Officials are promising tight security at the New York City Marathon this Sunday, following Tuesday night’s fatal attack in lower Manhattan.
“It will be a very safe event,” NYPD Chief of Department Carlos Gomez said of the marathon, which is expected to have over 50,000 runners and 2.5 million spectators.
Police have “more than doubled” the number of rooftop observation and sniper units throughout the city. They also added more heavy weapons teams from the emergency services unit, strategic response group, and critical response command. These officers will “be at fixed locations throughout the route, but they will also have a mobile response capability if they are needed elsewhere,” Gomez said.
Police also added more sand trucks and blocker vehicles — the “most ever deployed at this event,” said Gomez. Aviation helicopters will patrol from above, and officers in civilian plainclothes attire will be monitoring the route along with those in uniform. “They’ll be mixing in the crowds to detect any suspicious activity,” Gomez said.
The enhanced security efforts come after an attack on Tuesday in which a truck driver plowed down a bike path in downtown, killing 8 and injuring nearly a dozen people.
The New York Road Runners, which organizes the marathon, released a statement Tuesday evening promising that the safety of its “runners, staff, volunteers, and spectators” is a “top priority.” “We are constantly reviewing our plans with law enforcement and will consider any necessary modifications or enhancements,” the statement said.
But even with the best planning and resources, marathons can be difficult to control logistically, according to security expert Michael O’Neil, former commanding officer of the NYPD’s counterterrorism division.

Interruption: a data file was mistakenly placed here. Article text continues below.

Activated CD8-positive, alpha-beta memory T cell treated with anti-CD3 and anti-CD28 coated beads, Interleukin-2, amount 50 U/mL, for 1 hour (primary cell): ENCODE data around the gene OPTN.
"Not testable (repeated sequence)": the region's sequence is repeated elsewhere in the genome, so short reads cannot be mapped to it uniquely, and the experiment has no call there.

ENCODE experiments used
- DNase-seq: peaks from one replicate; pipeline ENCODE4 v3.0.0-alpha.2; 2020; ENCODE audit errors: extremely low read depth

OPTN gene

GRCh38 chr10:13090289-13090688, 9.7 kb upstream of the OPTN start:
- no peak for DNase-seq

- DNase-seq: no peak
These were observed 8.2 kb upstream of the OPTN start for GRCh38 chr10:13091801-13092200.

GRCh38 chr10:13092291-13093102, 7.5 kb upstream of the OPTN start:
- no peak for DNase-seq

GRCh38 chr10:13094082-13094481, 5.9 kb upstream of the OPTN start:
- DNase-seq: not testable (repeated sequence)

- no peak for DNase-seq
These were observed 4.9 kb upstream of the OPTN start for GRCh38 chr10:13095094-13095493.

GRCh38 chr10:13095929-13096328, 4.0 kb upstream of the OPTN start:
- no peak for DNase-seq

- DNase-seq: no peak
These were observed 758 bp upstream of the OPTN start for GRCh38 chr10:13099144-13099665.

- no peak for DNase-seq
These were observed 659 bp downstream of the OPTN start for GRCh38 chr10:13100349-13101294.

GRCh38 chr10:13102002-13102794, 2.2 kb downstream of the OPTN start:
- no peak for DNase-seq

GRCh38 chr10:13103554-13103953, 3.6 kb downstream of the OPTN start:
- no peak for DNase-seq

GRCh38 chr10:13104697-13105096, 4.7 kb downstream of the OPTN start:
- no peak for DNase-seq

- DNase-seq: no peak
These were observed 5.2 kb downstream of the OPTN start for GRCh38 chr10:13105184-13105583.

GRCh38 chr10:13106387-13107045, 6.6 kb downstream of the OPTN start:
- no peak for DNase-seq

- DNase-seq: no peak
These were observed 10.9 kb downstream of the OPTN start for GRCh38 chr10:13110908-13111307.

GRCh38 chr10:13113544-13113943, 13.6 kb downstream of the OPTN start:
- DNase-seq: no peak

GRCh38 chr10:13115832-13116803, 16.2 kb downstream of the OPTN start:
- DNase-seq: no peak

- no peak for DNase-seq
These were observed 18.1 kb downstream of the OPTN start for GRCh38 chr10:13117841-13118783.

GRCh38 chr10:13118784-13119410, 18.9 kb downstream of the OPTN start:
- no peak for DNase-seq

O’Neil explained that the NYPD responds to the challenge by focusing on the most vulnerable areas of the race: the beginning and finish lines, iconic locations, and any densely populated areas where a “bad actor” could produce a high casualty count. Several weeks ahead of the event, detectives trained to look for vulnerabilities take pictures of the course and compare notes. “We would drive the whole event several times, every aspect of it,” O’Neil said.
New York Road Runners meets with the NYPD counterterrorism division every year to go over their security plan. After the Boston Marathon bombing of 2013, security forces in New York City expanded their efforts. The NYPD upped the number of security cameras along the course, bolstered their video analytics, and started to outfit counter-terrorism officers with more explosive-detecting canines and radiation pagers, tools that help officers locate bombs along the route.
“It was very startling, that first race after Boston,” said Albert Tan, 33, of the Brooklyn half marathon, which happened just over a month after the Boston bombing. “I remember remarking to my friends,” Tan said. “You could definitely feel an increased security presence.” Tan will be running this Sunday, his 19th full marathon and 4th full marathon in New York City. He has also run 17 half marathons, so he says he has “seen the gamut” of marathon security operations.